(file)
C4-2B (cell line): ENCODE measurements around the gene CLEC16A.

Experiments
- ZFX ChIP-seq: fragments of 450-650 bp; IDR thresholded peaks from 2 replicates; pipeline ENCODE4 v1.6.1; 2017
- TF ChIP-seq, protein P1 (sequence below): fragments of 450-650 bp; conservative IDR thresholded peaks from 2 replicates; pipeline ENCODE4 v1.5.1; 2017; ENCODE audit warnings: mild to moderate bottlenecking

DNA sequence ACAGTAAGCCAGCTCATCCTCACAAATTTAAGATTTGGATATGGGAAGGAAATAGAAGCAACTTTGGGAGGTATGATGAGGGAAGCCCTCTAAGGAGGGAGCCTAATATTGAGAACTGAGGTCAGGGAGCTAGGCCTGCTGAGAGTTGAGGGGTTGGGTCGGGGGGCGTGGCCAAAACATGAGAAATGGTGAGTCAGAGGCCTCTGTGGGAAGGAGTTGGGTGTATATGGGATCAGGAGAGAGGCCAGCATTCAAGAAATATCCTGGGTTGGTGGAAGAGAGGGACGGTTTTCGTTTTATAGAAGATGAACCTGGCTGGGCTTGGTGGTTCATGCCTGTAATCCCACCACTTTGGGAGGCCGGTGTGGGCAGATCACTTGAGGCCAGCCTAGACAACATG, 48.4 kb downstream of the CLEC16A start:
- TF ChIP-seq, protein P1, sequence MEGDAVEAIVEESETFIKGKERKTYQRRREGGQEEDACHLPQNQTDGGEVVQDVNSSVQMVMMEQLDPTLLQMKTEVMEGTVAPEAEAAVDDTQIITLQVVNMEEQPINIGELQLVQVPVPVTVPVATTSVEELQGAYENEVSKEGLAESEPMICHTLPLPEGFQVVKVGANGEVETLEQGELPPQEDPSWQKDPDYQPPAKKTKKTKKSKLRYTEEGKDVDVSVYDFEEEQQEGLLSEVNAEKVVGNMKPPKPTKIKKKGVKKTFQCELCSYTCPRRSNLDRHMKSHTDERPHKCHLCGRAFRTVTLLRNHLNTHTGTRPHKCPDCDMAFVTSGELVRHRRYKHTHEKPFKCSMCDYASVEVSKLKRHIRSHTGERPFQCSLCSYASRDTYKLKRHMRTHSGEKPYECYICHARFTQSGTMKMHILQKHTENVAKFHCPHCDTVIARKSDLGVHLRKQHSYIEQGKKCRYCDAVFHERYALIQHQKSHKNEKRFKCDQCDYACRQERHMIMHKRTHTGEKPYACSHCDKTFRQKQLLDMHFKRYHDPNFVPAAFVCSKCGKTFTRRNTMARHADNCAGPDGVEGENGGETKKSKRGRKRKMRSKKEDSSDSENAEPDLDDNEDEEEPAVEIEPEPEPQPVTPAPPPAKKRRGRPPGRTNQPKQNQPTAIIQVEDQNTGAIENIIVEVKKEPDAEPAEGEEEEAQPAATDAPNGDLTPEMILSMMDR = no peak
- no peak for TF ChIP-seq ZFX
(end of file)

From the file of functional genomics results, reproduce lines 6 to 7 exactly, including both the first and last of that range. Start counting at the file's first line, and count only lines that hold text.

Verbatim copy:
- TF ChIP-seq, protein P1, sequence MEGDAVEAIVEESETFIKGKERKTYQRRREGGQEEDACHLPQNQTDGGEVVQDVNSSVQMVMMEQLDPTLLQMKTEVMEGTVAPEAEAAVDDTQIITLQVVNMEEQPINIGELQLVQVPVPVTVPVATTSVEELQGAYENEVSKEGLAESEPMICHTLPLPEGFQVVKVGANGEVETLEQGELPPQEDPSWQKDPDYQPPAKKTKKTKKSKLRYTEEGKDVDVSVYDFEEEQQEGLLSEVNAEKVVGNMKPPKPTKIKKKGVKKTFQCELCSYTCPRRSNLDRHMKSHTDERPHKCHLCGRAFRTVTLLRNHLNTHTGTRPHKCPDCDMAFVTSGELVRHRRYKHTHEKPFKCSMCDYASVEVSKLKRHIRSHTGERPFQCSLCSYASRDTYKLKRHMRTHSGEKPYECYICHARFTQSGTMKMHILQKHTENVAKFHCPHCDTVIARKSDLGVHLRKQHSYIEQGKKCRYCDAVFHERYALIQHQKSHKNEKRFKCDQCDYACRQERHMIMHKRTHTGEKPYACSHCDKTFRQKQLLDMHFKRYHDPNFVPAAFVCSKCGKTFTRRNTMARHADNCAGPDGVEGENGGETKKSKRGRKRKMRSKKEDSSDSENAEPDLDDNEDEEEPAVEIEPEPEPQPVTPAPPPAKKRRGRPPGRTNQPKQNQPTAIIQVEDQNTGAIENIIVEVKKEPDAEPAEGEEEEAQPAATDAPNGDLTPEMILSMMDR = no peak
- no peak for TF ChIP-seq ZFX